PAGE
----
It is August, time of the first harvest, traditional time of plenty. But at the farthest reaches of the Hyddenworld, in sea-bound Englalond, disaster looms. A blight in the land is growing, marked by quakes and increasingly unnatural blizzards. Judith is tasked with healing the land, but this burden is almost unbearable. Lonely and lovelorn, she threatens to reap a terrible harvest of her own. Yet a trio of hydden travellers hold out hope – for both the land and the war threatening the hydden people. For Jack and Katherine, Judith’s parents, the shadow of the hydden Empire’s army looms large. They must muster allies or it will mean disaster for the city of Brum. And only Bedwyn Stort, Brum’s famed scrivener, has the courage to unravel a secret that could heal their world. The lost gem of Autumn must be found and Stort must risk death to seek it. Only his love for Judith will give him the will to endure – and bring her the gem she needs to tame the wild earth.
"I love this series and the first and biggest compliment I can give is that this reading is my third - not many series compel me to re-read on this scale. There is even a more than fair chance that there will be a fourth, fifth, even sixth re-read before I am sated. The reason? I love the way William Horwood writes, he makes me love the country of my birth, and I simply love the stories he tells. This series isn’t perfect but it is very, very good."
Storms rage as the worst winter in living memory ravages the human and Hydden worlds. The prophesied End of Days is here and the universe is dying, yet only a few are even aware of the forces at work. Jack and Katherine must help their friend Bedwyn Stort halt this chaos by locating the last gem of Winter, something only he can do. Then it must be returned to the Earth’s unwilling guardian, their daughter Judith. She will need it to try and reignite the fires of the universe. Yet Stort is riddled with uncertainty. He yearns for Judith, as she does for him, but a love between mortal and immortal cannot be. To find the gem, he must solve this conundrum and vanquish death itself. But can he really lead mortalkind to salvation?
"It was a quartet of books I thoroughly enjoyed reading and I looked forward excitedly to each instalment's yearly publication. If you're a fan of Horwood, or simply a fan of excellent stories, particularly those with a strong ecological theme running through, then I would strongly recommend you read the Hyddenworld books. The journey has been a delight, the characters wonderful and the the story woven beautifully."
Unites Arthur, a little boy abandoned many years ago in a grim hospital in northern England, with Esther, a radiantly intelligent young girl who is suffering from cerebral palsy, and with Daniel, an American computer-games genius.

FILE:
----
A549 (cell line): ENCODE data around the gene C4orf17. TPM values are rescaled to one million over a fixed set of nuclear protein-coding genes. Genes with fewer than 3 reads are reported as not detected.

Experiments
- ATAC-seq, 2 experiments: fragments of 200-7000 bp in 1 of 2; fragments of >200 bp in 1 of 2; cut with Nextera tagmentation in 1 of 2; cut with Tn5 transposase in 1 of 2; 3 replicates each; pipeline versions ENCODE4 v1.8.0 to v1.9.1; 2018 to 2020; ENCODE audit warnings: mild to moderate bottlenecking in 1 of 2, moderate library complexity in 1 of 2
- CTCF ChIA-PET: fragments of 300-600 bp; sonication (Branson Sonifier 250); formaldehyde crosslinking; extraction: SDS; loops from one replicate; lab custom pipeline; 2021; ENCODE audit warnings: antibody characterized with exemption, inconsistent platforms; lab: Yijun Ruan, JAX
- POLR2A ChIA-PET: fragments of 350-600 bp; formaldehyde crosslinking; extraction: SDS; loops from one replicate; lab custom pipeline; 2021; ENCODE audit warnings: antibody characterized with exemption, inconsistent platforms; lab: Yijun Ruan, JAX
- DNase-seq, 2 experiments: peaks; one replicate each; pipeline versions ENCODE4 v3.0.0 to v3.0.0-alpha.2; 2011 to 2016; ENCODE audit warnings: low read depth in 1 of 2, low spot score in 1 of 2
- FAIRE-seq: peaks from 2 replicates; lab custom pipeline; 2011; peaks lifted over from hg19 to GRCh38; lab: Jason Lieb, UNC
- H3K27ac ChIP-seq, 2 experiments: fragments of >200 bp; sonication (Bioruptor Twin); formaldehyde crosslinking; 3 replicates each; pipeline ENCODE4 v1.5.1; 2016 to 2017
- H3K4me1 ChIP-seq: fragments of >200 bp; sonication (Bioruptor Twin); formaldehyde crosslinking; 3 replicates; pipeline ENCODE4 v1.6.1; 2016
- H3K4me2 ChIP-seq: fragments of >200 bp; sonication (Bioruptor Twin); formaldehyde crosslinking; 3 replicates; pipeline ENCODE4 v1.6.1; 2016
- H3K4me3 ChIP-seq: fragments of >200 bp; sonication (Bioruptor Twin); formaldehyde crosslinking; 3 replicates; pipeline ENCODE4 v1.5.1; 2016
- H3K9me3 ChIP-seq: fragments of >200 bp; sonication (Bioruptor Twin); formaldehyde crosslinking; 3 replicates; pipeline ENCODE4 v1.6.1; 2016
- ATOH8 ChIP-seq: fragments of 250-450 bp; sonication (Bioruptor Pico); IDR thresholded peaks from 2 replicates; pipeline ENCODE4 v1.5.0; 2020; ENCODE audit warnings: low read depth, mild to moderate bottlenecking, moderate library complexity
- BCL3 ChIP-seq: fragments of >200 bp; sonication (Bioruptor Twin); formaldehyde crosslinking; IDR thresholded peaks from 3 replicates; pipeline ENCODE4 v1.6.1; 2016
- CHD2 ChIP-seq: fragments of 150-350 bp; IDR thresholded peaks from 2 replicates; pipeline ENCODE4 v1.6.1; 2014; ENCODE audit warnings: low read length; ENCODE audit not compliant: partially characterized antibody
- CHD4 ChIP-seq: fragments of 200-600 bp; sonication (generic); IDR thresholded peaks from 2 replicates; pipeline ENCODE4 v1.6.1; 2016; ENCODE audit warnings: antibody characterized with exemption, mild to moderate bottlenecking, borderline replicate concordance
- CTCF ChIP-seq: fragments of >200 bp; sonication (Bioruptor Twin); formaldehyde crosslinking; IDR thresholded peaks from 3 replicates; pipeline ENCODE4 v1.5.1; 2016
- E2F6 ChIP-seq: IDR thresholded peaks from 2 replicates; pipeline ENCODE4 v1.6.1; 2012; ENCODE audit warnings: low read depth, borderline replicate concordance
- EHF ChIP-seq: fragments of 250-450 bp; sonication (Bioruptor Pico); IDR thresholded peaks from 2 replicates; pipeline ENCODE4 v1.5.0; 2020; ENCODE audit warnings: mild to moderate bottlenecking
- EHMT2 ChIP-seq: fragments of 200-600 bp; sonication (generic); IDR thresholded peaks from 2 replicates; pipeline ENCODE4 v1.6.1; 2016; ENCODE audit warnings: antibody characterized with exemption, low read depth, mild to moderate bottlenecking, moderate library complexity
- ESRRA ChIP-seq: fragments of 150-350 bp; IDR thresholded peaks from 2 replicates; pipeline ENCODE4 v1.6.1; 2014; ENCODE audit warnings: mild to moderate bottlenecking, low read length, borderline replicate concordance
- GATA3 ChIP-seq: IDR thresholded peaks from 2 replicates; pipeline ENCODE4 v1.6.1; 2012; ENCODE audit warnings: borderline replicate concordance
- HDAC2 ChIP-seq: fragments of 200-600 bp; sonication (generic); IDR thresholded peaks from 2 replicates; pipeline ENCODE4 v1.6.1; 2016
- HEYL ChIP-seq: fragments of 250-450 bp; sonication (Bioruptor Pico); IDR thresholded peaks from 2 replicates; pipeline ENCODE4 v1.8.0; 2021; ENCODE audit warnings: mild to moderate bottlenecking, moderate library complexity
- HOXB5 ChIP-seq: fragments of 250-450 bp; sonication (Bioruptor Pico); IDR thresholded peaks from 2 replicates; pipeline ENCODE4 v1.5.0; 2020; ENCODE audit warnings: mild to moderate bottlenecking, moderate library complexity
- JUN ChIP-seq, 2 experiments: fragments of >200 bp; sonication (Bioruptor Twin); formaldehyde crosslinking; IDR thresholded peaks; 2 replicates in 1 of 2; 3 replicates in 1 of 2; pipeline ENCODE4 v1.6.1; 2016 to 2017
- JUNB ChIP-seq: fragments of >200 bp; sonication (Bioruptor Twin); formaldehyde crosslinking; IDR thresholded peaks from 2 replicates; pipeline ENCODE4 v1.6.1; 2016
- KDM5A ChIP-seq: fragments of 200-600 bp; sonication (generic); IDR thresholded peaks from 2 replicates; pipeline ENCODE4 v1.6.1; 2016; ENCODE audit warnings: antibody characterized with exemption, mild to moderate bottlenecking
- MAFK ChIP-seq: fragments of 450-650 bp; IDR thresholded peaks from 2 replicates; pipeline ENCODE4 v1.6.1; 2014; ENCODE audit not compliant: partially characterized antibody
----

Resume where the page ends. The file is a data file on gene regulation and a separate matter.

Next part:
Some authors write beautifuly and can induce an almost meditive state in the reader. Tolkien, Hobb, Le Guin, Martin can achieve this, and so can William Horwood. There are two books on the site that generate an effusive outpouring of love from readers, two books which will be well know to some but perhaps not as widely known as many books on this list, they are Swan Song by Robert McCammon and Duncton Wood. It is the moving love story of Bracken and Rebecca and the trials they must face and overcome to be as one. It is unfortunate that this work must be compared to Watership Down but that is the only book with which I can really compare it to in terms of story-line and excellence. Read my review and the reader reviews below it if you want to get a real sense of how highly this book is regarded.
Duncton Wood was a wonderful book and so is its sequel. William Horwood does not take the easy path in keeping with the characters that readers would know and love from the first book but presents a whole new cast charged with enthralling the characters as their predecessors did. The animal kingdom is savage and brutal and this is forever the case in Duncton Quest, a far darker and brooding book than the far from light-hearted prequel. Death, disease and the loss of hope and faith are the themes that stand out, any small success or happiness comes at a cost. In Tryfan and Spindle we are given lead characters that are as memorable as Bracken and Boswell, Henbane every bit as menacing as the evil Mandrake.
On a personal level, I also felt a connection to several areas of landscape mentioned in the novel since many principle events occur in the Derbyshire dales, an area of great natural splendour who's essence Horwood captures magnificently, and indeed my familiarity with that part of the country made those events even more real. Duncton Found is not a casual or easy book, and is far less accessible than Duncton Quest. For those who read Duncton Quest simply as an adventure story, or skipped over passages of spiritual significance, or for those who do not like the idea of bloody, shocking and unexpected things happening to beloved main characters this is likely not the right book. If however someone is able to appreciate all elements of Duncton Found, and bear in mind how each element, each chapter, each character and each passage contributes to those around it, then they will be in for a truly remarkable and unforgettable experience. Duncton Found is one of the best examples of a book where the committed reader, or indeed rereader is rewarded, but where the casual reader will find themselves left out.